Whilst Lincoln Film Society is on hiatus for the foreseeable future and The Venue and other cinemas around the country are closed due to the COVID-19 outbreak, we thought we should keep community film appreciation alive through these testing times by curating a ‘film of the week’ series for members. These will be films readily available on Freeview TV or free catch-up services, so those without paid options won’t be excluded.
Keep an eye out on our blog here, our Facebook and Twitter feeds, and in our weekly newsletters for the selected titles. Our committee members will be picking the films and sharing their thoughts. You can join in the discussion in our new Facebook group, via Twitter or in the comments section of the website.
Our latest pick is The Motorcycle Diaries, which is available to watch on All4. Here’s a handy link to get straight to it, or you can use the search or browse options on your smart TV or mobile app.
It was chosen by LFS committee member Helen Hancocks. Her thoughts on the film follow:
The Motorcycle Diaries
Dir: Walter Salles
Starring: Gael Garcia Bernal, Rodrigo De La Serna
In 1952, 23-year old medical student Ernesto Guevara de la Serna – Fuser to his friends and later better known as Ernesto Che Guevara – one semester away from graduation, decides to postpone his studies to accompany his 29-year old biochemist friend Alberto Granado on a four-month, 8,000 km dream motorcycle trip through South America.
Starting from their home in Buenos Aires, their quest is to see things they’ve only read about in books about the continent on which they live, finishing on Alberto’s 30th birthday on the other side of the continent in the Guajira Peninsula in Venezuela.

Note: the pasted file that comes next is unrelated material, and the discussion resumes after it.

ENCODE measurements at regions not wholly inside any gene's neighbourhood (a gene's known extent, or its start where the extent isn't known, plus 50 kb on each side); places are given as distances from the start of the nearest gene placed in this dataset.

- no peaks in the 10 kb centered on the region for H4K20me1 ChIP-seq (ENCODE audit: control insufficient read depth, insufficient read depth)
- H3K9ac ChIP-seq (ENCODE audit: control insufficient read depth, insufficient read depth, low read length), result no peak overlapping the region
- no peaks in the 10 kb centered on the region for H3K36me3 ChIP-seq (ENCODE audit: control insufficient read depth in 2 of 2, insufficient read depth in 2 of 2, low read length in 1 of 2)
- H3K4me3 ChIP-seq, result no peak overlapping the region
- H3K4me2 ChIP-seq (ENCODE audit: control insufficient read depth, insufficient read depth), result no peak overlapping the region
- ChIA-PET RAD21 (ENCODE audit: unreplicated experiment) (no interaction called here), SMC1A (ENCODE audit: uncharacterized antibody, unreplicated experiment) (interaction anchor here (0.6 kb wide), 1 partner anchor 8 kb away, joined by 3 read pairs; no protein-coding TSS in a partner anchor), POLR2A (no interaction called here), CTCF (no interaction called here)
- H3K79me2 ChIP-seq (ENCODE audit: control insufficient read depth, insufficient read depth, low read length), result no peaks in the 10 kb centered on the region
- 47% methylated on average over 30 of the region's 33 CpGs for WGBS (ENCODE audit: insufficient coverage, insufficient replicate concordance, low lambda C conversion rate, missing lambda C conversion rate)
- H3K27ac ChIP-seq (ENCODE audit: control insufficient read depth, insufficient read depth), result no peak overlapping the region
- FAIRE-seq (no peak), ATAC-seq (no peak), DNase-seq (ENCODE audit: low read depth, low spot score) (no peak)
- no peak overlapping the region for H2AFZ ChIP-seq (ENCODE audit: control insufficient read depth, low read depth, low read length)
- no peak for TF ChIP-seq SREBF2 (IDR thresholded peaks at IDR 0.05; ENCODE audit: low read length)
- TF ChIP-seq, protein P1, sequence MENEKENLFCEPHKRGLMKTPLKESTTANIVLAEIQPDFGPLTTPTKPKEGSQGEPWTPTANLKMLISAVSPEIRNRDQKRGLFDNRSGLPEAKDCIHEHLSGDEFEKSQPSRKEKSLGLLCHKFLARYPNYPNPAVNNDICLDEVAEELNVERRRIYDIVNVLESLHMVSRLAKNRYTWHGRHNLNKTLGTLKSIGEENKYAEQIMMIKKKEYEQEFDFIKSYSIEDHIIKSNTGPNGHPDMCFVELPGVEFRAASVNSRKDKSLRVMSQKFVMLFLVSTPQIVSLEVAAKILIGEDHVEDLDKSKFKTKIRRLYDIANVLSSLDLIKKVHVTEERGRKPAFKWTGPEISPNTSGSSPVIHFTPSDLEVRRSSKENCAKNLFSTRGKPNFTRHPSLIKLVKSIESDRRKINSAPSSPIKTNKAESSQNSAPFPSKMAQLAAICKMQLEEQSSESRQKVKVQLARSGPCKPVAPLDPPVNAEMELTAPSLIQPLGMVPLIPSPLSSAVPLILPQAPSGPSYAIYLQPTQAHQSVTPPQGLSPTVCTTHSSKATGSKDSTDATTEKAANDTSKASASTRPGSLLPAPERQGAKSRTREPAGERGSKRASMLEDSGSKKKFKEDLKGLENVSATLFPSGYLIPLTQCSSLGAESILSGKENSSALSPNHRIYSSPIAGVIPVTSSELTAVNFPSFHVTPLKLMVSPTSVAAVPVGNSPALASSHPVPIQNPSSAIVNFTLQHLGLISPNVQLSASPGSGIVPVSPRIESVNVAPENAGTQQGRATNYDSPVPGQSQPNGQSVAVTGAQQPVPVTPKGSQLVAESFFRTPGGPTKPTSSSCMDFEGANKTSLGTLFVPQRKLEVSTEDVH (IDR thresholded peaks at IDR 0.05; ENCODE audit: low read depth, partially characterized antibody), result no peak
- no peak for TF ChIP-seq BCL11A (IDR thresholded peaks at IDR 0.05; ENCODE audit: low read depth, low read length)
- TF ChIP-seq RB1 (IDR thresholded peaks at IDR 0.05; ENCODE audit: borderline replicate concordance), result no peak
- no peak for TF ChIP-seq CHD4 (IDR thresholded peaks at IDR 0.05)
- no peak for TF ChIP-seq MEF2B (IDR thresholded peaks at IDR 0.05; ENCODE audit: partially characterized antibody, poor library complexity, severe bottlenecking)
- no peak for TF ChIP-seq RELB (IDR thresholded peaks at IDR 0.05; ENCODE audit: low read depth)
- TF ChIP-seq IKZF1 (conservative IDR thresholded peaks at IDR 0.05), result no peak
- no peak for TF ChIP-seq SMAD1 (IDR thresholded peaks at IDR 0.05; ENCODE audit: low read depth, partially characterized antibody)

Not everything on the trip goes according to plan, due to a broken-down motorbike, a continual lack of money and dealing with Fuser’s chronic asthma. Arguments between them and their raging libidos sometimes get them into trouble and they often stretch the truth in order to gain the favour of the people they encounter. But a chance meeting with a couple of Communists in the Chilean desert and an extended visit to the San Pablo Leper Colony in the Perúvian Amazon Basin (among other things that they witness) profoundly affect what each will want to do with their lives and the bond they have with the other.
Guevara later remarked that through his travels in Latin America he came in close contact with people living with poverty, hunger and disease, and cited the experiences he had on this journey as convincing him that, in order to “help these people”, he needed to leave the realm of medicine and consider the political arena of armed struggle.